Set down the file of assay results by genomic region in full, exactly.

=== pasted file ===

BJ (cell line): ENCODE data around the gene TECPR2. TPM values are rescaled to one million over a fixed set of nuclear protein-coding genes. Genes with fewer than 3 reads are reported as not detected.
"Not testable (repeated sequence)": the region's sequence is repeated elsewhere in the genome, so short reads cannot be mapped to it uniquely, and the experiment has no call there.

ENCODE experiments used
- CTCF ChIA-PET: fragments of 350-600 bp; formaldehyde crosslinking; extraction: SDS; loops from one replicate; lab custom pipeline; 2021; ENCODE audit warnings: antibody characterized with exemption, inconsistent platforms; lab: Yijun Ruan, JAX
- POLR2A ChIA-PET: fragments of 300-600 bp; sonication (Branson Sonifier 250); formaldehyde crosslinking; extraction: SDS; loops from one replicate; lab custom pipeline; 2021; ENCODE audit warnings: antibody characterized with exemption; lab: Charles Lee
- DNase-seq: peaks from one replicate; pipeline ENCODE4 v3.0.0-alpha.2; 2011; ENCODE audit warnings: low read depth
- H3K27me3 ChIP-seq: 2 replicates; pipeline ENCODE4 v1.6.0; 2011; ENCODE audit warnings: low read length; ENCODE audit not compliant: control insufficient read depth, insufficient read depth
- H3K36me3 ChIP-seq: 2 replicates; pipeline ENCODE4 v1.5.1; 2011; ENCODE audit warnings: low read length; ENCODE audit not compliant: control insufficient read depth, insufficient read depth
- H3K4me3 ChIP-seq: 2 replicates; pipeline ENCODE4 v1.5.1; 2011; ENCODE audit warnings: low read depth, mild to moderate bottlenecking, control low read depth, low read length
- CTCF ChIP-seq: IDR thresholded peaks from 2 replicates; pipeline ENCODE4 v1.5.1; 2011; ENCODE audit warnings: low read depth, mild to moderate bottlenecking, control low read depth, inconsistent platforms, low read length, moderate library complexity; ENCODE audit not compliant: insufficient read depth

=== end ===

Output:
BJ (cell line): ENCODE data around the gene TECPR2. TPM values are rescaled to one million over a fixed set of nuclear protein-coding genes. Genes with fewer than 3 reads are reported as not detected.
"Not testable (repeated sequence)": the region's sequence is repeated elsewhere in the genome, so short reads cannot be mapped to it uniquely, and the experiment has no call there.

ENCODE experiments used
- CTCF ChIA-PET: fragments of 350-600 bp; formaldehyde crosslinking; extraction: SDS; loops from one replicate; lab custom pipeline; 2021; ENCODE audit warnings: antibody characterized with exemption, inconsistent platforms; lab: Yijun Ruan, JAX
- POLR2A ChIA-PET: fragments of 300-600 bp; sonication (Branson Sonifier 250); formaldehyde crosslinking; extraction: SDS; loops from one replicate; lab custom pipeline; 2021; ENCODE audit warnings: antibody characterized with exemption; lab: Charles Lee
- DNase-seq: peaks from one replicate; pipeline ENCODE4 v3.0.0-alpha.2; 2011; ENCODE audit warnings: low read depth
- H3K27me3 ChIP-seq: 2 replicates; pipeline ENCODE4 v1.6.0; 2011; ENCODE audit warnings: low read length; ENCODE audit not compliant: control insufficient read depth, insufficient read depth
- H3K36me3 ChIP-seq: 2 replicates; pipeline ENCODE4 v1.5.1; 2011; ENCODE audit warnings: low read length; ENCODE audit not compliant: control insufficient read depth, insufficient read depth
- H3K4me3 ChIP-seq: 2 replicates; pipeline ENCODE4 v1.5.1; 2011; ENCODE audit warnings: low read depth, mild to moderate bottlenecking, control low read depth, low read length
- CTCF ChIP-seq: IDR thresholded peaks from 2 replicates; pipeline ENCODE4 v1.5.1; 2011; ENCODE audit warnings: low read depth, mild to moderate bottlenecking, control low read depth, inconsistent platforms, low read length, moderate library complexity; ENCODE audit not compliant: insufficient read depth